The Consolidated Omnibus Budget Reconciliation Act (COBRA) allows individuals to continue their group health plan coverage in certain situations. Specifically, COBRA requires group health plans to offer continuation coverage to covered employees and dependents when coverage would otherwise be lost due to certain specific events, such as a termination of employment, a divorce or the loss of dependent status under the terms of the plan.
COBRA sets rules for how and when continuation coverage must be offered and provided, how employees and their families may elect continuation coverage and when continuation coverage may be terminated.
Who is a qualified beneficiary?
A qualified beneficiary is any individual who, on the day before the qualifying event, is covered under a health plan by virtue of being on that day either:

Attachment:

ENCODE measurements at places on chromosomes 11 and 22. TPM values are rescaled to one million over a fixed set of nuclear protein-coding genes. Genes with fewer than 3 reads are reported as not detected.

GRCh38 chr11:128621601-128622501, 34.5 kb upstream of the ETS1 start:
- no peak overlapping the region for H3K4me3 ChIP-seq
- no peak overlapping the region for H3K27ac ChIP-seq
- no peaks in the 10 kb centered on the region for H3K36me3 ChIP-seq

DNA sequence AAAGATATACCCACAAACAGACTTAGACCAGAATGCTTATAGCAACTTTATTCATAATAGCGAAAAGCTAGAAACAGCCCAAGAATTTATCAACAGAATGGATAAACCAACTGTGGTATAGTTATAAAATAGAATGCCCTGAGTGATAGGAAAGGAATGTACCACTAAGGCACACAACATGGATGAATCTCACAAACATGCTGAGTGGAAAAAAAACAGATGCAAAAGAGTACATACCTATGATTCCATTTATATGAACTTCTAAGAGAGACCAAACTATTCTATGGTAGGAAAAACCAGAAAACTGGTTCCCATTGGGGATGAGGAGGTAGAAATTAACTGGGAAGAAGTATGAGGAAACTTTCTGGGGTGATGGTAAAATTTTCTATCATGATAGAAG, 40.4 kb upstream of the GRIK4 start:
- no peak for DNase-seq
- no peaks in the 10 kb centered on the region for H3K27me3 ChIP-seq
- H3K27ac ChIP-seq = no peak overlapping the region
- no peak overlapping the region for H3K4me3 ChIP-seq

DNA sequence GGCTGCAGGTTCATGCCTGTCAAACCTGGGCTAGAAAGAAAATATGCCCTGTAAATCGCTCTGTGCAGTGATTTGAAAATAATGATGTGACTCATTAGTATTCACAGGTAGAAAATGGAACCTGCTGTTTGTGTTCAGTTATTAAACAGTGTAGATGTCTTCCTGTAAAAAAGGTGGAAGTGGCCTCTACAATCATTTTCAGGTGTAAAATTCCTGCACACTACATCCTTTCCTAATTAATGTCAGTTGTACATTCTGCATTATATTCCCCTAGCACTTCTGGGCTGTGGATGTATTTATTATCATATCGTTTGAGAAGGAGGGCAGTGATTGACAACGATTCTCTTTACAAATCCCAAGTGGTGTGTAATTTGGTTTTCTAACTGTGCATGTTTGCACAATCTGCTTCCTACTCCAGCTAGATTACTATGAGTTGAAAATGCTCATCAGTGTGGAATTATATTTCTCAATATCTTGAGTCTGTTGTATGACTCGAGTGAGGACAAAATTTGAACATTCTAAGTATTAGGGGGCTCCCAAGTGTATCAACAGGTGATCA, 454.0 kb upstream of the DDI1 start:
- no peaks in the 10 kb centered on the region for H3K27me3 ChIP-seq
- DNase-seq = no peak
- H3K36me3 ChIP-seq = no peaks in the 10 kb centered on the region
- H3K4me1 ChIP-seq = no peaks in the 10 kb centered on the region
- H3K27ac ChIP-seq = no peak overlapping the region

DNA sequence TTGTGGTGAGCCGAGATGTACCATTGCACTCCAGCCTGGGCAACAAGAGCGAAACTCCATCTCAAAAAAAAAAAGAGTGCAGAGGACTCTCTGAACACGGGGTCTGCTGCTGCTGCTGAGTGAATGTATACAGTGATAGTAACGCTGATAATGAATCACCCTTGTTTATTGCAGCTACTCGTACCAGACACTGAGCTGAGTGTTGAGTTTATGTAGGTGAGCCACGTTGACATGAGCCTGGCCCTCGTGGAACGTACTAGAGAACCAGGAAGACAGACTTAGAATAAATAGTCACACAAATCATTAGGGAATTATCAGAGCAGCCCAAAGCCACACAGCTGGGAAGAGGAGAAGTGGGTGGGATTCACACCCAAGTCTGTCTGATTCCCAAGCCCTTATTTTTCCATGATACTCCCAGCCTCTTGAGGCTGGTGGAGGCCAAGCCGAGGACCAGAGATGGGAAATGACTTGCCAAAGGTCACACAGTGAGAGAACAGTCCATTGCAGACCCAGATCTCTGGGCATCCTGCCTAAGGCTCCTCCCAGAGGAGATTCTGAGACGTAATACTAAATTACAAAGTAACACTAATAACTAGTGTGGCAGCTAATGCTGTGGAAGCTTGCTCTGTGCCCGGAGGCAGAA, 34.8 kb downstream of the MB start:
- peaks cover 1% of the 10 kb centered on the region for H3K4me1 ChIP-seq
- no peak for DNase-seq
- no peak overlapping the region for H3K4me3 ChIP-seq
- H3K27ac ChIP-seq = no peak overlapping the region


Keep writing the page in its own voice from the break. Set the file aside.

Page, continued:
- An employee;
- A spouse of a covered employee;
- A dependent child of the covered employee*; or
- Any child who is born to or placed for adoption with a covered employee during a period of COBRA continuation coverage.
*A child covered under the plan pursuant to a qualified medical child support order (QMCSO) will also be a qualified beneficiary if he or she experiences a qualifying event.
Anyone who is covered under the plan by virtue of being an “employee” can be a qualified beneficiary entitled to COBRA if they meet the law’s other eligibility requirements. For this purpose, “employee” is not limited to common law employees and may include, for example, independent contractors covered under the plan.
Each qualified beneficiary has an independent right to elect COBRA. For example, if an employee and his or her spouse were covered under the health plan on the day before the qualifying event, the spouse may elect COBRA even if the employee declines coverage.